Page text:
Exchange transfusion therapy The need for transfusion therapy varies depending on the severity of the ACS episode. Modalities include simple transfusions and exchange transfusion with the latter being the preferred method in those with severe ACS  such as patients requiring ventilator support, patient suspected of having fat or bone marrow embolism.

Neurologic Stroke Syndromes:

Both ischemic and hemorrhagic stroke are potential manifestations of sickle cell disease. Ischemic strokes are more common and are a result of vessel obstruction due to sickling. It is estimated that approximately 1/10th of patients will become symptomatic from an ischemic stroke by the age of 20 in the instances that their disease remains untreated. Hemorrhagic strokes on the other hand have a lower incidence and present in older patients.  The diagnosis is typically a clinical one with patient presenting with new symptoms such as headache (as was seen in our patient) and neurologic deficits which can be focal or non-focal.

An important consideration in the management of ischemic strokes secondary to sickle cell disease is the need for transfusion therapy (although the general management is more extensive).  Lowering the percentage of sickle hemoglobin reduces vasooclusion and reverses hypoxemia. Current recommendations include reducing the sickle hemoglobin to less than 30%. Unfortunately, children who suffer from strokes have a high risk of developing recurrent strokes. These patient therefore need chronic transfusion therapy in order to decrease their incidence. Chronic transfusion therapy is also recommended for adults with multiple ischemic attacks. It is nonetheless important to keep in mind that additional therapies such as hydroxyurea play a role in preventing recurrence. Unlikely other embolic or thrombotic ischemic strokes in non-sickle cell patients, tPA is not routinely used in sickle cell patients with ischemic stroke symptoms. Instead, emphasis is on aggressively management of the sickle cell exacerbation.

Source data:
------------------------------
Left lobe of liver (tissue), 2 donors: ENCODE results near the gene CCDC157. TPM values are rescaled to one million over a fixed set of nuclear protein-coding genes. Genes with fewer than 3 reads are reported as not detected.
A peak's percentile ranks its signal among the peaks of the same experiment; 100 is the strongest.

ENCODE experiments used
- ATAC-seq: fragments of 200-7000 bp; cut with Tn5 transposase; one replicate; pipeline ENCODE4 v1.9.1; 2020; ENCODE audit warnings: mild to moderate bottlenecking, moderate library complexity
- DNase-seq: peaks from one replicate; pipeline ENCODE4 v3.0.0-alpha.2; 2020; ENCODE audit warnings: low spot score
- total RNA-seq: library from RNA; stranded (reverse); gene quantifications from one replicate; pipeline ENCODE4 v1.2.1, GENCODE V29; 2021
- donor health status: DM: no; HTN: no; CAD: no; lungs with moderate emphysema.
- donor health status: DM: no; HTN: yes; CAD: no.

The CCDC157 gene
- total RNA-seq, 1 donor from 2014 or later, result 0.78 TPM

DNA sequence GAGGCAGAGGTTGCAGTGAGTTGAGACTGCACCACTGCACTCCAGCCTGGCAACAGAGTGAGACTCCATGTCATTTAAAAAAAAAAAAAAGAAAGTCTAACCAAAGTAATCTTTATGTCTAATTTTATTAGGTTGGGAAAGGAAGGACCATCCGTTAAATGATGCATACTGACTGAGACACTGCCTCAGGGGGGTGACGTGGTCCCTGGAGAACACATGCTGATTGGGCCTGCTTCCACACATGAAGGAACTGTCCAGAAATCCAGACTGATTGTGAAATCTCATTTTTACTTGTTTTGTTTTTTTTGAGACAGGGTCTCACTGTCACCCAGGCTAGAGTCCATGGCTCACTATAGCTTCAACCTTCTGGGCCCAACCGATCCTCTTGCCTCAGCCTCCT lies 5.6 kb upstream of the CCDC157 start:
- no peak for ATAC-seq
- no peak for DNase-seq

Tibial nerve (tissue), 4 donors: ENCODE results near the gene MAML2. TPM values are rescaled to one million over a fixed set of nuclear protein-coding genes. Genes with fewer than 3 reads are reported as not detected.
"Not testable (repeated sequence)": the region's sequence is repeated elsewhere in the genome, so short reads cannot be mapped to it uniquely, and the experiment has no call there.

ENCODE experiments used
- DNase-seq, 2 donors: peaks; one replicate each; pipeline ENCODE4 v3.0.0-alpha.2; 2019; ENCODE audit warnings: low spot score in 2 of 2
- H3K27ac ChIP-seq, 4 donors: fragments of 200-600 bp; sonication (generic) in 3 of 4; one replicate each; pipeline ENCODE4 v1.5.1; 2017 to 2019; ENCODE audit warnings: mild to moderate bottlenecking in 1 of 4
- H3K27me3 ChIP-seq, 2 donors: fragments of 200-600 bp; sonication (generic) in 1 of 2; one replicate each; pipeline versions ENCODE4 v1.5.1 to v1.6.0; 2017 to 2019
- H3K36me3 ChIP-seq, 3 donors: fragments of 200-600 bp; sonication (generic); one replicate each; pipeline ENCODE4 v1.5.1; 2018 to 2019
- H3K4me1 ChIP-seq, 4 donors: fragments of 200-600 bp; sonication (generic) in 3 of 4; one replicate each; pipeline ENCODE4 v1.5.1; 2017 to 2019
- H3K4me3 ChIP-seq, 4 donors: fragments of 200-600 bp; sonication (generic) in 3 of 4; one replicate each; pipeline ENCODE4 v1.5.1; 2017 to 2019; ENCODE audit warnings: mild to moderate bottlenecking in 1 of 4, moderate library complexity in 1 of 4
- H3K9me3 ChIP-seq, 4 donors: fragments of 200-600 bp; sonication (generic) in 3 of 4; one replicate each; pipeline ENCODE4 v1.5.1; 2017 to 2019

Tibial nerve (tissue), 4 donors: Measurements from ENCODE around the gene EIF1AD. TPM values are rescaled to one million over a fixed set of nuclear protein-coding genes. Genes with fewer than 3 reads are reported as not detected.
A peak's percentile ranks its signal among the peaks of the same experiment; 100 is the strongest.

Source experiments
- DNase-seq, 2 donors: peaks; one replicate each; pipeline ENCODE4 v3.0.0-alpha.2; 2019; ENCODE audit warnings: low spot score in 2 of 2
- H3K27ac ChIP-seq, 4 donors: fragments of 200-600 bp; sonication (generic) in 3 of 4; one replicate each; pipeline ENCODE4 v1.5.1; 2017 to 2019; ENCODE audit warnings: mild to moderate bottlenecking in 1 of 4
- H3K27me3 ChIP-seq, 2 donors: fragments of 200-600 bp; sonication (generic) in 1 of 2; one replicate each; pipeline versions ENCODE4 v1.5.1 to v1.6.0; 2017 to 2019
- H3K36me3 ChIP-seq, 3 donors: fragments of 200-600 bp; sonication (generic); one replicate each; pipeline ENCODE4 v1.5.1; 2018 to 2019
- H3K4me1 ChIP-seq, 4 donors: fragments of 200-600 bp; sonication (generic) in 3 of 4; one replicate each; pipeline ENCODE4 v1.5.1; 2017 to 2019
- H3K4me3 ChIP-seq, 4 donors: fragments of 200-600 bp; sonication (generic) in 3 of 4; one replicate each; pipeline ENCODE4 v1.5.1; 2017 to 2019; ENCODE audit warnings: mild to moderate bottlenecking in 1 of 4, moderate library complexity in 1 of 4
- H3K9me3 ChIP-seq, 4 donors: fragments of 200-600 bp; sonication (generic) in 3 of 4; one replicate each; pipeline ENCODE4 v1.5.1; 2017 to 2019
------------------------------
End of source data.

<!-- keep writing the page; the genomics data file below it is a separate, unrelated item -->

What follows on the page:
Case Conclusion: 

A chest radiograph did not reveal any opacities in the lungs thereby decreasing the likelihood of acute chest syndrome. In addition, this patient’s headaches were believed to be migraine headaches and did not warrant any additional workup seeing that they had not changed in character since her prior admission.


Teaching points:

-It is important to have high suspicion for ACS in all sickle cell patients

-Treatment of ACS is multimodal and includes therapies ranging from oxygenation and hydration to transfusion therapy

-Ischemic strokes are more common than hemorrhagic strokes in sickle cell patients

-Exchange therapy plays an important role in the management of stroke syndromes



  • DeBaun MR, Vichinsky, EK. Vasoocclusive pain management in sickle cell disease. In: UpToDate, Post, TW (Ed), UpToDate, Waltham, MA, 2014.
  • Field JJ, Debaun MR. Acute chest syndrome in adults with sickle cell disease. In: UpToDate, Post, TW (Ed), UpToDate, Waltham, MA, 2014.
  • George A. Acute stroke in sickle cell disease. In: UpToDate, Post, TW (Ed), UpToDate, Waltham, MA, 2014.
  • Gladwin MT, Vichinsky E. Pulmonary Complications of Sickle Cell Disease. N Engl J Med. 2008;359(21):2254-2265.
  • Hulbert ML, Scothorn DJ, Panepinto JA, et al. Exchange blood transfusion compared with simple transfusion for first overt stroke is associated with a lower risk of subsequent stroke: A retrospective cohort study of 137 children with sickle cell anemia. J Pediatr. 2006;149(5):710-712.
  • Kassim AA, Galadanci NA, Pruthi S, DeBaun MR. How i treat and manage strokes in sickle cell disease. Blood. 2015;125(22):3401-3410.
  • Kernan WN, Ovbiagele B, Black HR, et al. Guidelines for the Prevention of Stroke in Patients With Stroke and Transient Ischemic Attack: A Guideline for Healthcare Professionals From the American Heart Association/American Stroke Association. Stroke. 2014;45(7):2160-2236.
  • Platt OS, Brambilla DJ, Rosse WF, et al. Mortality In Sickle Cell Disease — Life Expectancy and Risk Factors for Early Death. N Engl J Med. 1994;330(23):1639-1644.
  • Tintinalli JE, Stapczynski J, Ma O, Yealy DM, Meckler GD, Cline DM. eds.Tintinalli’s Emergency Medicine: A Comprehensive Study Guide, 8e New York, NY: McGraw-Hill; 2016. Accessed July 15, 2017.